Fine mystery, fine writing woven into politics surrounding fall of Communism
by Olen Steinhauer
Characters you find yourself cheering for get involved in the chaos of an Eastern European country as its Communist government falls.
That’s the storyline behind this well-written novel with flashes of — even a foundation in — real-life history.
There’s global politics, too, and international intrigue as people on a list start dying. Emil Brod, the chief of detectives just days away from retirement, and detective/spy Garva Noukas search for answers.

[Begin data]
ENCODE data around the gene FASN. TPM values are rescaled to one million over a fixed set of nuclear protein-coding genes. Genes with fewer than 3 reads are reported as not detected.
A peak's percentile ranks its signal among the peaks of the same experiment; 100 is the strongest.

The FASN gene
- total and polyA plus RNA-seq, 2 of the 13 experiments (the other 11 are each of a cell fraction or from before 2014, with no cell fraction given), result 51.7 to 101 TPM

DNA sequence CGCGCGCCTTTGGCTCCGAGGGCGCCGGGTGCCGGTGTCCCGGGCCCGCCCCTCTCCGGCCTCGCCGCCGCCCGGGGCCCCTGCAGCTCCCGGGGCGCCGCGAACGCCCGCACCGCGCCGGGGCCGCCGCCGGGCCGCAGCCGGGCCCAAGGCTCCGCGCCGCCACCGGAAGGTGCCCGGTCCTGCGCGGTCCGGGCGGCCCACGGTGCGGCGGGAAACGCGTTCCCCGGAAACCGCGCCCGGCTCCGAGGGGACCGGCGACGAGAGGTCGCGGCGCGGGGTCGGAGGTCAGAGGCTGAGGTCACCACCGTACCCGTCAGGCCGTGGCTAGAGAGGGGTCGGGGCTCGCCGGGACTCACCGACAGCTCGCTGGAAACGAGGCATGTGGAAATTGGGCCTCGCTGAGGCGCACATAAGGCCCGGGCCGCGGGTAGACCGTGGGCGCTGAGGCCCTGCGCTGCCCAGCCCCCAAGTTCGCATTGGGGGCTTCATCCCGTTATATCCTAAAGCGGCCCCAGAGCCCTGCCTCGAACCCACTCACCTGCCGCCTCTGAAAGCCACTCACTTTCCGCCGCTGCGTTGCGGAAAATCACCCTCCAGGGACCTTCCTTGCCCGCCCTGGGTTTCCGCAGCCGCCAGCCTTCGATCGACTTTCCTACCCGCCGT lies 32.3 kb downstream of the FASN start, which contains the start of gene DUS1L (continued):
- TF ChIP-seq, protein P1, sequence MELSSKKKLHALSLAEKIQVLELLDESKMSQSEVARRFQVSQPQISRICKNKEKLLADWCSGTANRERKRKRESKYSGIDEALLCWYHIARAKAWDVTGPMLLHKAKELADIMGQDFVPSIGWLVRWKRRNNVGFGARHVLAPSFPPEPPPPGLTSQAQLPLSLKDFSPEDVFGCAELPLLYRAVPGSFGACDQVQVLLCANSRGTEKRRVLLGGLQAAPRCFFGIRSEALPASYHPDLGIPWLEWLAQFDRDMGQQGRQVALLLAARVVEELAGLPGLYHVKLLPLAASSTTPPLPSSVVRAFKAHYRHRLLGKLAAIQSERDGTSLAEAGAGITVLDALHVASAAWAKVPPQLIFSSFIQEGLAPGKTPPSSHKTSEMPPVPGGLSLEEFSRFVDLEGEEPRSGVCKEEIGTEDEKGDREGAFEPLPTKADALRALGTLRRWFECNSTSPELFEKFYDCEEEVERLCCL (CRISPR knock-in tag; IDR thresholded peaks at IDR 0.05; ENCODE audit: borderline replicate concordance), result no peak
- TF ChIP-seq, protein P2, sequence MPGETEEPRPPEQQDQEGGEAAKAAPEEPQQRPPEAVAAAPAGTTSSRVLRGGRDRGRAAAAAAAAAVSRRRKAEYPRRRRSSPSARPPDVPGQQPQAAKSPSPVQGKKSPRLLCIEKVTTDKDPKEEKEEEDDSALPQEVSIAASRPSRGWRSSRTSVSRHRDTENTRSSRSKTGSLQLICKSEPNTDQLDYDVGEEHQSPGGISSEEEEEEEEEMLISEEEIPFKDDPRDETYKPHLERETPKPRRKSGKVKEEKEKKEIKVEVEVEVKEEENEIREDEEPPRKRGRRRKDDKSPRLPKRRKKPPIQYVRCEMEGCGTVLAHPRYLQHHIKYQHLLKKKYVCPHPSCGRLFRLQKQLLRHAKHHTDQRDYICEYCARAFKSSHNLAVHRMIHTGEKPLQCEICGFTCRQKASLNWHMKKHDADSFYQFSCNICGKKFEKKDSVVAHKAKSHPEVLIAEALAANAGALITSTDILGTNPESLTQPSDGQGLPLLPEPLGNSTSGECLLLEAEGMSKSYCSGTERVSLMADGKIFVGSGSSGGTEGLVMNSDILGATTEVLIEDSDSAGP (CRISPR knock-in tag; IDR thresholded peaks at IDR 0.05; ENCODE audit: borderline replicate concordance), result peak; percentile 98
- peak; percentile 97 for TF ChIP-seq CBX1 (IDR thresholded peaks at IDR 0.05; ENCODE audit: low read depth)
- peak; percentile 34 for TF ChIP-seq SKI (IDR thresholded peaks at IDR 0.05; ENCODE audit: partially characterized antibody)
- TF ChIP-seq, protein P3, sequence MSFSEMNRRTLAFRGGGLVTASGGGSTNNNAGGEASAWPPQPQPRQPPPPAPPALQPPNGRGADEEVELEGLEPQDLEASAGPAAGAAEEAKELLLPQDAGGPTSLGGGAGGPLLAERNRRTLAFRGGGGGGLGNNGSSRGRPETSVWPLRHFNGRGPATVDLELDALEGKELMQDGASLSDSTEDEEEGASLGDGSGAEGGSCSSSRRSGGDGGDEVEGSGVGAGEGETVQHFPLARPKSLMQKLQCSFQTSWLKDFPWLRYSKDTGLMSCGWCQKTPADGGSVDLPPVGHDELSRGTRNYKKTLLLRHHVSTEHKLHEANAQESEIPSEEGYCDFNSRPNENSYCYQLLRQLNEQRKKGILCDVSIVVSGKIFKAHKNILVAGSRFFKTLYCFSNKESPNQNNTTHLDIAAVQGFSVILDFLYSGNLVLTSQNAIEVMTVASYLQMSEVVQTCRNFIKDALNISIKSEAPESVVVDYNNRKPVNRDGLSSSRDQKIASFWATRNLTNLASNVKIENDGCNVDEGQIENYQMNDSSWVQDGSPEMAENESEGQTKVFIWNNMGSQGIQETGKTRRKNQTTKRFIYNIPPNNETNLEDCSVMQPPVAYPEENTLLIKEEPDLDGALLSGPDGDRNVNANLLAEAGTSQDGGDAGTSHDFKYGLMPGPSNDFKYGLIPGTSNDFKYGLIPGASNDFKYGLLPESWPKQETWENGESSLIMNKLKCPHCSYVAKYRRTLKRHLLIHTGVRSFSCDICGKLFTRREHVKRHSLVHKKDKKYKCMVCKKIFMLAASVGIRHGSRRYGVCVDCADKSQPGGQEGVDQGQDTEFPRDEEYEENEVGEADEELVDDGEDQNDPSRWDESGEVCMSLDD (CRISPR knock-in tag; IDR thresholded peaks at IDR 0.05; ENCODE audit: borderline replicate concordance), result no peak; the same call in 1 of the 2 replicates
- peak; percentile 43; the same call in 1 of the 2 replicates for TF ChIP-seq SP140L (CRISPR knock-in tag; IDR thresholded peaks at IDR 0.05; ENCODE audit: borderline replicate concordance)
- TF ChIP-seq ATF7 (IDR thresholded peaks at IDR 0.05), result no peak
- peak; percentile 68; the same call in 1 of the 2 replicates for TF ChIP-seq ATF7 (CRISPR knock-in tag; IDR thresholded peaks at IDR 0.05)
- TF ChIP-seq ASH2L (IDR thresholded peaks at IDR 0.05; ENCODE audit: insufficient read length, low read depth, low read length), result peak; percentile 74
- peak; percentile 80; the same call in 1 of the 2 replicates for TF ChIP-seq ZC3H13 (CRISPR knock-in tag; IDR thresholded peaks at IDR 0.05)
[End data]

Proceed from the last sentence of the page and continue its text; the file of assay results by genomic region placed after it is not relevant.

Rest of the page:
Olen Steinhauer makes you care about what happens to these two, and that’s key to any good novel. The plus is that “Victory Square” is as much literature as it is mystery.
What’s unique in a mystery, too, is that it offers an other-than-American point of view of the global politics of that time when the Soviet empire was crumbling, and seeing historical events through others’ eyes can bring clearer vision to readers.
Pick up this 355-page St. Martin’s Minotaur paperback for a great read. — bz